"Makhy's had a little bit of a topsy-turvy year but I'm confident he'll get it right," said Arthur. "He's slowly got some rhythm in the practice games and I've got full confidence in Makhaya delivering and becoming a threat in this series. But unfortunately we bowled both sides of the wicket, our lines and lengths were wrong and we couldn't seem to build any pressure, and as a bowling unit you've got a problem if you do that. Sometimes it makes the captain look a little bit stupid with the fields he sets."

The man who capitalised the most on the South African errors was Bell, whose brilliant performance was the perfect riposte to Arthur's mindgames. On the eve of the match, Arthur had suggested that "England's No. 5 and 6" would be ripe for the picking in this match, although he was honest enough to admit that his plan had backfired.

"I put the kiss of death on him didn't I?," said Arthur. "Ian Bell showed his class. We wanted to put him under pressure, we discussed a length to bowl to him and we gave him four half-volleys to kick-start his innings. That wasn't part of the script. But hats off to him, he came into the game under pressure and he delivered."

Those four-balls kept on coming, however, and worryingly for South Africa, there have little in the way of variety in their ranks. Andre Nel, the reserve seamer, is very much of the same aggressive bent, and the one man who could be relied upon to stem the tide of runs in English conditions, Shaun Pollock, has moved up to the commentary box since retirement. Arthur, however, is adamant that improvement is just around the corner.

"It is going to be really interesting to see how we bat and interesting to see how England bowl and what we can take out of that," he said. "We'll certainly be looking and watching with interest, because these guys can change their lengths. They've done it in practice. We've set targets for what an English length is and they've invariably hit them, but if a trend develops through the series then it will become a worry."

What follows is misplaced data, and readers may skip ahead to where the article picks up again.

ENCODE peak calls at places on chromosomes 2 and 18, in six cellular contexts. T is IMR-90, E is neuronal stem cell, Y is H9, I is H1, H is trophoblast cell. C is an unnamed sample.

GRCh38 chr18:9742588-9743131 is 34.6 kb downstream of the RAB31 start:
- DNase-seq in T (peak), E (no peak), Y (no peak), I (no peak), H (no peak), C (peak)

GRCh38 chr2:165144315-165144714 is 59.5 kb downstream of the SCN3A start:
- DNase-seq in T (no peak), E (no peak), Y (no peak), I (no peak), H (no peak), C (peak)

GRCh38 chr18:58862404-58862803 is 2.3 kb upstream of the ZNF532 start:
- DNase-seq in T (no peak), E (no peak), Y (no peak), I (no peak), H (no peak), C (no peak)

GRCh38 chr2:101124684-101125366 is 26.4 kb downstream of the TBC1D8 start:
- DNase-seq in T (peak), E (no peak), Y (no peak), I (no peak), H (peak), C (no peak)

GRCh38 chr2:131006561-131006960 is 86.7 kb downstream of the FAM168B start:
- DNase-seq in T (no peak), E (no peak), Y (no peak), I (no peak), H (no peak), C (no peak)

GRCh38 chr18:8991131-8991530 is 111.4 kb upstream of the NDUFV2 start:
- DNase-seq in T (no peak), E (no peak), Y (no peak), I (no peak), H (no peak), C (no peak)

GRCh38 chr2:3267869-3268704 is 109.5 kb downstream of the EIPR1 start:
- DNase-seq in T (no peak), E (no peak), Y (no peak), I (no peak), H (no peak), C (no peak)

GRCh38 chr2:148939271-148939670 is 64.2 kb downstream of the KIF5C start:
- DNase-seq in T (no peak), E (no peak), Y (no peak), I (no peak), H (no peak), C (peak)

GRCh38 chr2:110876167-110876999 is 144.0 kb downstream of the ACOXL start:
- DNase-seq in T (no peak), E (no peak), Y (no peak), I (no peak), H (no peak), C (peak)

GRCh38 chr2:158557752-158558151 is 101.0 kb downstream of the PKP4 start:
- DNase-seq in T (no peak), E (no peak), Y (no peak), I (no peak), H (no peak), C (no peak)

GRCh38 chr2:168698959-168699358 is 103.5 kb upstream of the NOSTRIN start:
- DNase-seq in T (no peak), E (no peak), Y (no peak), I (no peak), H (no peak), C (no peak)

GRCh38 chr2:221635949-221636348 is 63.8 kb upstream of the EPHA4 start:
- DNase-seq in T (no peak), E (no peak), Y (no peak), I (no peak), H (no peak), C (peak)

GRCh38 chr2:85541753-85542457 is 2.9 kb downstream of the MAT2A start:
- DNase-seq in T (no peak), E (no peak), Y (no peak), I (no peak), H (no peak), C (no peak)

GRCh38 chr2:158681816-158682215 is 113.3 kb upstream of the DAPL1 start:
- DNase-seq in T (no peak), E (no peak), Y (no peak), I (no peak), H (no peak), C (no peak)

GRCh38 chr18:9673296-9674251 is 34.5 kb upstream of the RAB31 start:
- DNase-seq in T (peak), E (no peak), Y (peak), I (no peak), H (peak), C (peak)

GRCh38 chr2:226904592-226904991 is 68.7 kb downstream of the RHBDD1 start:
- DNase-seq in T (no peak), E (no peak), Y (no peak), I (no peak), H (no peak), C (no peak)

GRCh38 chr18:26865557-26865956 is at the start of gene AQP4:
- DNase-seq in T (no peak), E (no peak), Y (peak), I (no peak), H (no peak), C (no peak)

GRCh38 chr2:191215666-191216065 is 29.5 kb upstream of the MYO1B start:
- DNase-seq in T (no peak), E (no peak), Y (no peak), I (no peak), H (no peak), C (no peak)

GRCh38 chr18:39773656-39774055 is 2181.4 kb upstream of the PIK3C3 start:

Andrew Miller is UK editor of Cricinfo

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Andrew Miller Andrew Miller was saved from a life of drudgery in the City when his car caught fire on the way to an interview. He took this as a sign and fled to Pakistan where he witnessed England's historic victory in the twilight at Karachi (or thought he did, at any rate - it was too dark to tell). He then joined Wisden Online in 2001, and soon graduated from put-upon photocopier to a writer with a penchant for comment and cricket on the subcontinent. In addition to Pakistan, he has covered England tours in Sri Lanka, Bangladesh, South Africa, Australia and New Zealand, as well as the World Cup in the Caribbean in 2007